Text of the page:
“And why would that be, if the court believes that it’s not necessary to put him under those kinds of restrictions any longer?”
The supervisor had no answer, but it served as another reminder that the agency is one of the few federal bodies without a proper oversight body. CBSA is a law unto itself, just like its Gestapo-like cousin ICE in the U.S., which regularly flouts the law in testosterone-fueled attacks on the rights of refugees.
White-framing of repression
This thumbnail overview of the Harkat’s’ daily life illustrates how easily mini police states akin to the former East Germany are inserted into a self-described democratic system. They persist and grow because they are very clearly targeted at racialized individuals and communities who, in a racist society like ours, are automatically deemed suspect. And the benefit of the doubt always goes to government agencies, no matter how often they lie, cheat, deceive, and exhibit sheer incompetence.
Those with lengthy post-9/11 memories will recall that many marched and spoke out vigorously against so-called anti-terrorism measures when they were first introduced, but most of that was within a white, middle class framework. White environmentalists, church groups and unions feared being tarred with the terrorist brush, but once it became obvious that they would not be impacted, most public opposition to such measures disappeared. That white-framing was in evidence from the former Privacy Commissioner George Radwanski, who in 2002 was speaking out against the proposed no-fly lists. When the late Senator Ted Kennedy found he was on a no-fly list, there was outrage that such a match could have been made by airport officials. When things settled down and it was almost exclusively Muslims who were being pulled aside for secondary questioning, those concerns largely vanished. Nonetheless, in opposing no-fly lists, Radwanski ultimately betrayed a white Ottawa bureaucrat’s incapacity to see beyond his world to, for example, the streets of Toronto, where privacy protections never existed for racialized communities.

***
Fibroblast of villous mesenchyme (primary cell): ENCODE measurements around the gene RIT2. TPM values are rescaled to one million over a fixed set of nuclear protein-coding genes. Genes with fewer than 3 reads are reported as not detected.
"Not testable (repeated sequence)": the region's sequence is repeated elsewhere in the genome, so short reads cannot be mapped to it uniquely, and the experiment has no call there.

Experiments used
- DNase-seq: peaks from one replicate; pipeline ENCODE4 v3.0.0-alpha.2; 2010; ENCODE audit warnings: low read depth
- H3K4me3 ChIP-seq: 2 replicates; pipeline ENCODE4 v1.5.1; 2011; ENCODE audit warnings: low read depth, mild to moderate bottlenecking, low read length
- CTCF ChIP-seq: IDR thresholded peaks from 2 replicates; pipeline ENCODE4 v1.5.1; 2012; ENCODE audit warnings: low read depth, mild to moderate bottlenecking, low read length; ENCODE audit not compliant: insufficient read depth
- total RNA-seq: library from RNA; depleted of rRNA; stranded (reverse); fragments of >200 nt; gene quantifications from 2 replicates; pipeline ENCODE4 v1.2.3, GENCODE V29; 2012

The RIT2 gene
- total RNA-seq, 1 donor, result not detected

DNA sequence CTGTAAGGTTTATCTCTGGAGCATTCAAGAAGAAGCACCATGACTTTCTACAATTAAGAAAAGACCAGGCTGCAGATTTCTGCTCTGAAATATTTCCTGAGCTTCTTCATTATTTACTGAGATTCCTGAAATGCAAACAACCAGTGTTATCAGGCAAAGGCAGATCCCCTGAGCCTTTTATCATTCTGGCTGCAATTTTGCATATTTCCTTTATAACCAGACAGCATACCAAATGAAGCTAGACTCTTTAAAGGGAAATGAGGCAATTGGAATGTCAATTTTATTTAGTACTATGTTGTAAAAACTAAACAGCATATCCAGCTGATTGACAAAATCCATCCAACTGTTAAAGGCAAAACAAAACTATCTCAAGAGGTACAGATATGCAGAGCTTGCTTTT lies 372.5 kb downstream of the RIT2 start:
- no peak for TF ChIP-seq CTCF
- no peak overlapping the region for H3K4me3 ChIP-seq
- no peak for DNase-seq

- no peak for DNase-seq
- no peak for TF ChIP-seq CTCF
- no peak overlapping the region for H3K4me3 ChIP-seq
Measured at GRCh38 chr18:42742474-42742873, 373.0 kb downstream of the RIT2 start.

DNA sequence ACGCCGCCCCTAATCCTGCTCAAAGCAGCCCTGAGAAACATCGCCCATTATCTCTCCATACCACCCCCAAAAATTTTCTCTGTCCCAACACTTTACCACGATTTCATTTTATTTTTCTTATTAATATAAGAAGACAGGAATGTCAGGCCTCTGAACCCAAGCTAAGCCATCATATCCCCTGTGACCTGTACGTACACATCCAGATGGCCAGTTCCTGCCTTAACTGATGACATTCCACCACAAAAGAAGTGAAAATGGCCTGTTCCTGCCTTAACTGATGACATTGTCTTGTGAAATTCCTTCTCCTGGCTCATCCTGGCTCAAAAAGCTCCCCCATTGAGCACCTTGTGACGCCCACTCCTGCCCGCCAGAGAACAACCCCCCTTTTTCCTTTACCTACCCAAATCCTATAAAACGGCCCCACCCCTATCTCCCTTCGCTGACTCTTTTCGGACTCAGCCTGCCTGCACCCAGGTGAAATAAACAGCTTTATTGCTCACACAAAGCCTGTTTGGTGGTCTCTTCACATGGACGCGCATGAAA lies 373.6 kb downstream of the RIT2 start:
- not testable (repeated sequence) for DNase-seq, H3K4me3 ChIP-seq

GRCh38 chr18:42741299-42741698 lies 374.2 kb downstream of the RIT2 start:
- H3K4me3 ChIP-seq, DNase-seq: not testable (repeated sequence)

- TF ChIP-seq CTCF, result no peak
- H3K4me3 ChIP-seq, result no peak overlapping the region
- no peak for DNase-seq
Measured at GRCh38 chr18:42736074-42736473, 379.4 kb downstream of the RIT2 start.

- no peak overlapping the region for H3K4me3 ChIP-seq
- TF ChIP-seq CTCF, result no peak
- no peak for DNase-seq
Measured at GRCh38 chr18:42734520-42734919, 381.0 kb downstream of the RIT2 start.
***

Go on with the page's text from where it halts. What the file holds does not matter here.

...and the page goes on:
“We’re not a society where the police can stop you on the street and say ‘your papers please,'” he told the Toronto Star, blithely unaware that this was exactly the daily experience for Black, Indigenous and South Asian people. Indeed, as the Star noted in 2013, “in a city of less than three million people, police filled in 1.8 million contact cards between 2008 and 2012, with details on more than a million people.”
Because Moe, a Muslim man, has been baselessly demonized as a terror suspect, there remains a reticence to speak out against the fact that his every waking moment (and many of his dreams) are occupied with his own private Stasi. A psychological assessment of Moe, which was provided to the Federal Court, dovetails with similar evaluations of those who lived in the former East German dictatorship.